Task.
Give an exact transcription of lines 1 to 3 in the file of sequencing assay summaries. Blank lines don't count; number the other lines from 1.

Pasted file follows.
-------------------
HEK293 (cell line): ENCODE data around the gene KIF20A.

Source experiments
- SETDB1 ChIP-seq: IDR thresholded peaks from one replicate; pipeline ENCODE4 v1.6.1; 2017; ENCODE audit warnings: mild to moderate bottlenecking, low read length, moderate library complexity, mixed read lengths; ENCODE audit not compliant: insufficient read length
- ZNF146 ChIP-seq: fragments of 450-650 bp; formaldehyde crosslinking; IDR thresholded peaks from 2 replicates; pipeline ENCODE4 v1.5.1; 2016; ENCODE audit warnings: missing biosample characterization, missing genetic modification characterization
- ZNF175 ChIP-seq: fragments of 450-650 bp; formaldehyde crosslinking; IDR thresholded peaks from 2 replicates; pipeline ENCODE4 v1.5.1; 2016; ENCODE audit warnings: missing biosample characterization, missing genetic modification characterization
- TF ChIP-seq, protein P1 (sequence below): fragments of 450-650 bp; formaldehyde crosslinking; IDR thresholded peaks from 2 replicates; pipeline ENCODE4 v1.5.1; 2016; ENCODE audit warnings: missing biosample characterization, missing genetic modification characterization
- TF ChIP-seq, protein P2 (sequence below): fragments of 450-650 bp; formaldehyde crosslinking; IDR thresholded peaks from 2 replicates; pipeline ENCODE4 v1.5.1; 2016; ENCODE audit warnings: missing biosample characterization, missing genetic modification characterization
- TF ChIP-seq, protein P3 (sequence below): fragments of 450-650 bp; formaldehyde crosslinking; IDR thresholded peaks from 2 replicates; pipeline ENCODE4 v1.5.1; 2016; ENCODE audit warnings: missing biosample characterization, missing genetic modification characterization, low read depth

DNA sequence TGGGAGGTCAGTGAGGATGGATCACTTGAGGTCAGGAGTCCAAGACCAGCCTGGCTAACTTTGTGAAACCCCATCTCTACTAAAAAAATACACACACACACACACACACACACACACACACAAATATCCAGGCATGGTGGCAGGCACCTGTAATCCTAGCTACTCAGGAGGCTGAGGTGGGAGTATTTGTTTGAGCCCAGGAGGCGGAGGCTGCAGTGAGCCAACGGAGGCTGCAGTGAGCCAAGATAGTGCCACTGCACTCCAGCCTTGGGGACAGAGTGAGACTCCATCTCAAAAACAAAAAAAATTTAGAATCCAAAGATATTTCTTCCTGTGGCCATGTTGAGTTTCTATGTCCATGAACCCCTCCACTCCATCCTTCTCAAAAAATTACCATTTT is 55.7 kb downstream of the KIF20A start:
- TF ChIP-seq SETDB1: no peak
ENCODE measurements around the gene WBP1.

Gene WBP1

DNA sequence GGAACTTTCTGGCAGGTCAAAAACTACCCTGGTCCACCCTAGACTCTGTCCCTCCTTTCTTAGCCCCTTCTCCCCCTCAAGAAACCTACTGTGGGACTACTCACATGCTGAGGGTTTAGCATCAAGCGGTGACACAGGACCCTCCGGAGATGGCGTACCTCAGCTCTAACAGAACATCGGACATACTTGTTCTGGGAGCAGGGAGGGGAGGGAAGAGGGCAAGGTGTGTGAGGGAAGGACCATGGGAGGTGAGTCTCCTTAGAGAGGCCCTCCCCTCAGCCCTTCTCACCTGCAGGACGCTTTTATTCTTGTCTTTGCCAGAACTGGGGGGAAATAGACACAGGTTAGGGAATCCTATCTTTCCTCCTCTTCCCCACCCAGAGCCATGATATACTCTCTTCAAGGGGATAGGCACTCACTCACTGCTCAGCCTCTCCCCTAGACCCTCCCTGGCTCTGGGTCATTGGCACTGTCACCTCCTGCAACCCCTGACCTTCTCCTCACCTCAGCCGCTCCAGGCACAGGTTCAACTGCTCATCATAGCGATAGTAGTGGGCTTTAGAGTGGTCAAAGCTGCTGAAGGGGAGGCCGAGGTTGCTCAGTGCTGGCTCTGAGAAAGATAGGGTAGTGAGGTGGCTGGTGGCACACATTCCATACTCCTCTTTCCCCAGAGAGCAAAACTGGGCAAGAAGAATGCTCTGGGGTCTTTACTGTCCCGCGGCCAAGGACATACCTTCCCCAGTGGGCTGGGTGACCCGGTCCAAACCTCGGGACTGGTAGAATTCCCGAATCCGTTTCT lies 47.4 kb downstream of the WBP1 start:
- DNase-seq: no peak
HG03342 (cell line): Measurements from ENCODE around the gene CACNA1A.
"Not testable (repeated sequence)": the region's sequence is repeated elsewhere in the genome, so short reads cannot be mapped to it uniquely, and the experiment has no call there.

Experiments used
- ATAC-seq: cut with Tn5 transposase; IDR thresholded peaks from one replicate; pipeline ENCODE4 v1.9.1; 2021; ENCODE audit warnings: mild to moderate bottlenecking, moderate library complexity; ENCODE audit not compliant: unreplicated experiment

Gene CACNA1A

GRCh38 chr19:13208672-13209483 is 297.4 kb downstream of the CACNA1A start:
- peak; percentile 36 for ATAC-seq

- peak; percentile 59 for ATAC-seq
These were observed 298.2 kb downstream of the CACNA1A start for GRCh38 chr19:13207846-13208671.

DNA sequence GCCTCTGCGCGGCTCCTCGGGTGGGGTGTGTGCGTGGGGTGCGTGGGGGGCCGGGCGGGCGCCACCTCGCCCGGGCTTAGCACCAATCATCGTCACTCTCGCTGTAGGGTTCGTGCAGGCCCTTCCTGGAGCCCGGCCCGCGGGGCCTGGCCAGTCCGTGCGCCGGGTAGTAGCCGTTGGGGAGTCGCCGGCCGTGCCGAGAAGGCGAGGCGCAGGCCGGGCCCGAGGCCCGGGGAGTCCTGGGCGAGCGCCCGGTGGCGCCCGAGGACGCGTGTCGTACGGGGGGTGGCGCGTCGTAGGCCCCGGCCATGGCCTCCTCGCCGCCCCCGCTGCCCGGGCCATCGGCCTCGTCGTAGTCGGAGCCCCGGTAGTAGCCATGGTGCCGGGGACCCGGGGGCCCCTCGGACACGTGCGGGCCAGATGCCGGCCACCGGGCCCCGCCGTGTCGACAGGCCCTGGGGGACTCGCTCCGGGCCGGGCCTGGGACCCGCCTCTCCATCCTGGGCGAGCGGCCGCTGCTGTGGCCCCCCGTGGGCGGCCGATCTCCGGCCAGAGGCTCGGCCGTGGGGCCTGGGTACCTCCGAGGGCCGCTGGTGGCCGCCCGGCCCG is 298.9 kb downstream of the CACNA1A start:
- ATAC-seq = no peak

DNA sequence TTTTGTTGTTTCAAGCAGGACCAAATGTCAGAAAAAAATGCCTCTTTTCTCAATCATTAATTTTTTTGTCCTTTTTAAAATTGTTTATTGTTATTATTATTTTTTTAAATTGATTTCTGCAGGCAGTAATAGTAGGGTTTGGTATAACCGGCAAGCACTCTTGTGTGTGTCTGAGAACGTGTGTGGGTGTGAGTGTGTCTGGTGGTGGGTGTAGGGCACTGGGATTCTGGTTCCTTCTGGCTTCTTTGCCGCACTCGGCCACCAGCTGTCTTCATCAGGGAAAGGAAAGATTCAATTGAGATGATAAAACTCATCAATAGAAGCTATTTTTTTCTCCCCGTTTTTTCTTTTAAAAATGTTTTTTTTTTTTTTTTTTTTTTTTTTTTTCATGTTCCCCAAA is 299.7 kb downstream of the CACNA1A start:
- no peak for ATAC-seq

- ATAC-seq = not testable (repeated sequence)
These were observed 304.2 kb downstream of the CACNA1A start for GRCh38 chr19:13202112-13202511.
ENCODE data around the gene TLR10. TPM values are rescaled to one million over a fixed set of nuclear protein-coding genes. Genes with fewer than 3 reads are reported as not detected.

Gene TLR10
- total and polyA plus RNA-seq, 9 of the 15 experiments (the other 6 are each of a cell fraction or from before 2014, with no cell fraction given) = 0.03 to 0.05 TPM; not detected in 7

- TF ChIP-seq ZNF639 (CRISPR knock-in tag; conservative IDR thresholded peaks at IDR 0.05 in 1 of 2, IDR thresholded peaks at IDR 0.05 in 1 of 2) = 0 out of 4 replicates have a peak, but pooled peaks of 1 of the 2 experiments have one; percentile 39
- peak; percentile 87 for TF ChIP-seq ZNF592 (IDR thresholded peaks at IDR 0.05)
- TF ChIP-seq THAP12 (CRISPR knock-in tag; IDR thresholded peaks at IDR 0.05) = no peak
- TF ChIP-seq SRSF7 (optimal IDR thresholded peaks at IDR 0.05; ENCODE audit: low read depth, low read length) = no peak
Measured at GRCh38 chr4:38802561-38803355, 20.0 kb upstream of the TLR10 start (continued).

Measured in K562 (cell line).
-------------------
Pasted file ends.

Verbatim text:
HEK293 (cell line): ENCODE data around the gene KIF20A.

Source experiments
- SETDB1 ChIP-seq: IDR thresholded peaks from one replicate; pipeline ENCODE4 v1.6.1; 2017; ENCODE audit warnings: mild to moderate bottlenecking, low read length, moderate library complexity, mixed read lengths; ENCODE audit not compliant: insufficient read length